Most of the glaciers in the Mount Everest region will disappear or drastically retreat as temperatures increase with climate change over the next century, according to a group of international researchers.

The estimated 5,500 glaciers in the Hindu Kush-Himalayan (HKH) region – site of Mount Everest and many of the world’s tallest peaks – could reduce their volume by 70%-99% by 2100, with dire consequences for farming and hydropower generation downstream, they said.

“The signal of future glacier change in the region is clear: continued and possibly accelerated mass loss from glaciers is likely, given the projected increase in temperatures,” said Joseph Shea, a glacier hydrologist at the International Centre for Integrated Mountain Development in Nepal, and leader of the study published in The Cryosphere, the journal of the European Geosciences Union (EGU).

The team studied glaciers in the Dudh Kosi basin in the Nepal Himalaya, which is home to some of the world’s highest mountain peaks, including Mount Everest , and to over 400 sq km of glacier area.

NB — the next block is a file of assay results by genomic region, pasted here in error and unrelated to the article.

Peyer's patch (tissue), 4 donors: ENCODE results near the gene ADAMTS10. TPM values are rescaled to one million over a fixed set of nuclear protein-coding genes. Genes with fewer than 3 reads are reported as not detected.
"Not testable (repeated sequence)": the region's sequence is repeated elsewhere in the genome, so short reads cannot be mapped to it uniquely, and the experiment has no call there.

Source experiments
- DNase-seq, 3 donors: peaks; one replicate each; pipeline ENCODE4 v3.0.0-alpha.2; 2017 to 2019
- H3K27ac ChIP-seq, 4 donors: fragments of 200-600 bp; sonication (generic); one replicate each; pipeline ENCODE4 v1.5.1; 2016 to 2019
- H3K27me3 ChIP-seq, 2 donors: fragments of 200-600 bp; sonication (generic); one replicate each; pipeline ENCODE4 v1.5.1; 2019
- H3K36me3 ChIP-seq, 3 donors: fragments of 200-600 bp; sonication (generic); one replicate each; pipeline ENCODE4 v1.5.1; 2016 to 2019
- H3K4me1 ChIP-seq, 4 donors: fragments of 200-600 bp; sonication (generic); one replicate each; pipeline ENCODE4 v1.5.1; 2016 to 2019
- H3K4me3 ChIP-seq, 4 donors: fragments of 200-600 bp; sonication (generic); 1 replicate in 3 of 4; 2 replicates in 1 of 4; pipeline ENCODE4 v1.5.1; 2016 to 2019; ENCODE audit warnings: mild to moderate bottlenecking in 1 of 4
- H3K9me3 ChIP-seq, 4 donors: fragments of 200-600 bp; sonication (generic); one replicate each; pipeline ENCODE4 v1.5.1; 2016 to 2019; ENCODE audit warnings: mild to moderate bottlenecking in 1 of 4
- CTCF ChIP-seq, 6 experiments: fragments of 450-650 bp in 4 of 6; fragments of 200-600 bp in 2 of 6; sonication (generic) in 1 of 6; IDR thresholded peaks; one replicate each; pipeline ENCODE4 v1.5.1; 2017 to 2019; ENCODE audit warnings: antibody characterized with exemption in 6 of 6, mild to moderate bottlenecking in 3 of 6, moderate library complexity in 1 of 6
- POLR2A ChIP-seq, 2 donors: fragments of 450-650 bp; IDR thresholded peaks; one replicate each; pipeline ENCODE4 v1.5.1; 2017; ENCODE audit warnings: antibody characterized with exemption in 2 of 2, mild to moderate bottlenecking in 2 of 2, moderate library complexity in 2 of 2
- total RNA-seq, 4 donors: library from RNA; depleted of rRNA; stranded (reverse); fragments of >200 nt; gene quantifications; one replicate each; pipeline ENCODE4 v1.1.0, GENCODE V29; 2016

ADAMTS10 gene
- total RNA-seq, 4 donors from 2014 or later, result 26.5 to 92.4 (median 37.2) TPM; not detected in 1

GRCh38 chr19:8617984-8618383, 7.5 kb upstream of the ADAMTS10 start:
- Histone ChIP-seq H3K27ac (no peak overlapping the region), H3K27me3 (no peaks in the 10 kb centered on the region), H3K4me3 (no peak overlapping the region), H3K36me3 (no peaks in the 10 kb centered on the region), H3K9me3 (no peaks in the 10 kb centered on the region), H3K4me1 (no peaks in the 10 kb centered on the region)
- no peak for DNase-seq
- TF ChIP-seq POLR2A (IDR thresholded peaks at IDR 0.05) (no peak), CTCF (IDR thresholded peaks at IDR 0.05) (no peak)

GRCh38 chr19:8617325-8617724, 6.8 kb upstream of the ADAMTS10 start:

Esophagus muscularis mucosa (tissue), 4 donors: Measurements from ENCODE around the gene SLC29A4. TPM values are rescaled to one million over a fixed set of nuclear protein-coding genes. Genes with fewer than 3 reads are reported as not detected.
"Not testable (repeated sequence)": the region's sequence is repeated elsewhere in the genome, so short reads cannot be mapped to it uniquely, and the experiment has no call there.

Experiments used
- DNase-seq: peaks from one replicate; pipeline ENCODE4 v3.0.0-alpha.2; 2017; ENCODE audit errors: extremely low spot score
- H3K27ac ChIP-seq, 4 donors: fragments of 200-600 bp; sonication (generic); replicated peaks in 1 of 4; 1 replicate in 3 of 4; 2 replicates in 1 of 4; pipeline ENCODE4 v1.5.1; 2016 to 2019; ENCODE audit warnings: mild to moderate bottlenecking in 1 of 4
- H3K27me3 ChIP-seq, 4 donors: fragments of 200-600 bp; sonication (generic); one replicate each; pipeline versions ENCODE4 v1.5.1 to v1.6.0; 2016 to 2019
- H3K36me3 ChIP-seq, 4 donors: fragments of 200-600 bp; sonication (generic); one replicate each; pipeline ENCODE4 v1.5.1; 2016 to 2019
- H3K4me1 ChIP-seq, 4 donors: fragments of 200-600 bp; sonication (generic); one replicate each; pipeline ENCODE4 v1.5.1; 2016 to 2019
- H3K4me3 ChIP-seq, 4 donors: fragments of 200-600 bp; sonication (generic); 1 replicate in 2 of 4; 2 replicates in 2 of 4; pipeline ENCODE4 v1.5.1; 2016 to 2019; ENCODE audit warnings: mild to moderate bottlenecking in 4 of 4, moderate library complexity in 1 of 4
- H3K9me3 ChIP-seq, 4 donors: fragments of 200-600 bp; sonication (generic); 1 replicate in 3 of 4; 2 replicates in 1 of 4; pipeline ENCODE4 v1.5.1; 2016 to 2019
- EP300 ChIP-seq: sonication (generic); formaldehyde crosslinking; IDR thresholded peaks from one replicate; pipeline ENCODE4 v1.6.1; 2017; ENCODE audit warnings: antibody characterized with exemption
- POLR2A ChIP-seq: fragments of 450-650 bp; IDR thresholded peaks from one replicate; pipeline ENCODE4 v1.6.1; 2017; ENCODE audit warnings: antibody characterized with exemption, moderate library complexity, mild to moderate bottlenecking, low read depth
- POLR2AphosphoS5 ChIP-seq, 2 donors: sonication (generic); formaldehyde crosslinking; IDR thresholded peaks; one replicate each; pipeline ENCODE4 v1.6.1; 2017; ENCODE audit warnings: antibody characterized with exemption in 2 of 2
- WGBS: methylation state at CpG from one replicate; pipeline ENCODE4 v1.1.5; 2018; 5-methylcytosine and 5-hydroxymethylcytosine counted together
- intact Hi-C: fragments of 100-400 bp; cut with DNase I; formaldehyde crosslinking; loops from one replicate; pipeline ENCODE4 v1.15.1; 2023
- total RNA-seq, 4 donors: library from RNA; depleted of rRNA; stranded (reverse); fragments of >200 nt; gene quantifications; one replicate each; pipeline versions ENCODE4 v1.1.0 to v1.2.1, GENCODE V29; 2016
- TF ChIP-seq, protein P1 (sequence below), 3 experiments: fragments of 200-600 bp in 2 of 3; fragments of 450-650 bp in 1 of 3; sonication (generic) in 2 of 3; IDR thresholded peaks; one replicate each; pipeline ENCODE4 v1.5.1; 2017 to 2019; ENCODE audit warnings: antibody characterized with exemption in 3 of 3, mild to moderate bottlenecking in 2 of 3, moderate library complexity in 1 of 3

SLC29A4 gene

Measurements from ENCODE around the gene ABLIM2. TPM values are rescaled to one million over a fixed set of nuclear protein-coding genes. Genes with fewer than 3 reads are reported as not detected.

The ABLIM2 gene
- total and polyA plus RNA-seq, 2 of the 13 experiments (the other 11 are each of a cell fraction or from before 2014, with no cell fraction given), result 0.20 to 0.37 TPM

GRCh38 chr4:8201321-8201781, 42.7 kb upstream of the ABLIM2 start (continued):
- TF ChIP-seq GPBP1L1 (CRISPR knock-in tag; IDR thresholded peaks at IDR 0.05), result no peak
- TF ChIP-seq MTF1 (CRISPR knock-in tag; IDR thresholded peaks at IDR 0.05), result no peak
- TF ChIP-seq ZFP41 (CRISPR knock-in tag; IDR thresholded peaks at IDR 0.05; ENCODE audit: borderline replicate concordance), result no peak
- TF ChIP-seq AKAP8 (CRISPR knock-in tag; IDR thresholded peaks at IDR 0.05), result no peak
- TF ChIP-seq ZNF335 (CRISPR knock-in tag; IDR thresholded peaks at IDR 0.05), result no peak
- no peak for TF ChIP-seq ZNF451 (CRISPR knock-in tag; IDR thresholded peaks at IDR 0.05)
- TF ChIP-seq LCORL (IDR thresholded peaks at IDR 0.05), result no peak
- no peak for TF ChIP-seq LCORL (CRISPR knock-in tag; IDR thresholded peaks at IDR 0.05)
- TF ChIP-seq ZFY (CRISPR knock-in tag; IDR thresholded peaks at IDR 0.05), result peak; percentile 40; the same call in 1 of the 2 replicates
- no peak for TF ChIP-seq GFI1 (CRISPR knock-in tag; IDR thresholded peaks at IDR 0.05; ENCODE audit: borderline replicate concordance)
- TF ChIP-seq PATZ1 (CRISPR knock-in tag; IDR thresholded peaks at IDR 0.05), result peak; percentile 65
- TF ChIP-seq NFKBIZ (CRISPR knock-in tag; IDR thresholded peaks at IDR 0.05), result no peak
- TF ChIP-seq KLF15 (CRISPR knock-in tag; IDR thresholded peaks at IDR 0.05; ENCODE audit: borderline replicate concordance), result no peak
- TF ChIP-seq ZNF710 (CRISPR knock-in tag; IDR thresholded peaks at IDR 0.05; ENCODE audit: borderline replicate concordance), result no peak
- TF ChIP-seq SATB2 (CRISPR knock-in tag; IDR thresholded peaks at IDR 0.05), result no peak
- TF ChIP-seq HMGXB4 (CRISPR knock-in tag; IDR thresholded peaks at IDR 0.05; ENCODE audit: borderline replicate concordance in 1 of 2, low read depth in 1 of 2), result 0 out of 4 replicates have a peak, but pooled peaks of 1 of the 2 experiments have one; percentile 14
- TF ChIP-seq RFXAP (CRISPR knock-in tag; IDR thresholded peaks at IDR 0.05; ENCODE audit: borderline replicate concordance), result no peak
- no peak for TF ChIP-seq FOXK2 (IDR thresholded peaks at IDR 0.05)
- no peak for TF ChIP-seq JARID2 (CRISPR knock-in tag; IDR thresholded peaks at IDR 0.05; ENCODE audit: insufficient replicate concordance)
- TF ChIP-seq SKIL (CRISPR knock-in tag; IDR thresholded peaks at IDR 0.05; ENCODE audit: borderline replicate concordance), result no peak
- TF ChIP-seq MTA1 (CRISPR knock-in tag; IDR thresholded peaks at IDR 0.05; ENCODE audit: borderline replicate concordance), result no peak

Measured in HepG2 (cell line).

They concluded that the lower glaciers will melt fastest because the freezing level – the elevation where mean monthly temperatures are 0C – will rise higher up the mountains as air temperatures rise.

“The freezing level currently varies between 3,200 metres in January and 5,500 metres in August. Based on historical temperature measurements and projected warming to the year 2100, this could increase by 800–1,200 meters,” said study co-author Walter Immerzeel of Utrecht University in the Netherlands.

“Such an increase would not only reduce snow accumulations over the glaciers, but would also expose over 90% of the current glacierised area to melt in the warmer months,” said the authors.

Courtesy: theguardian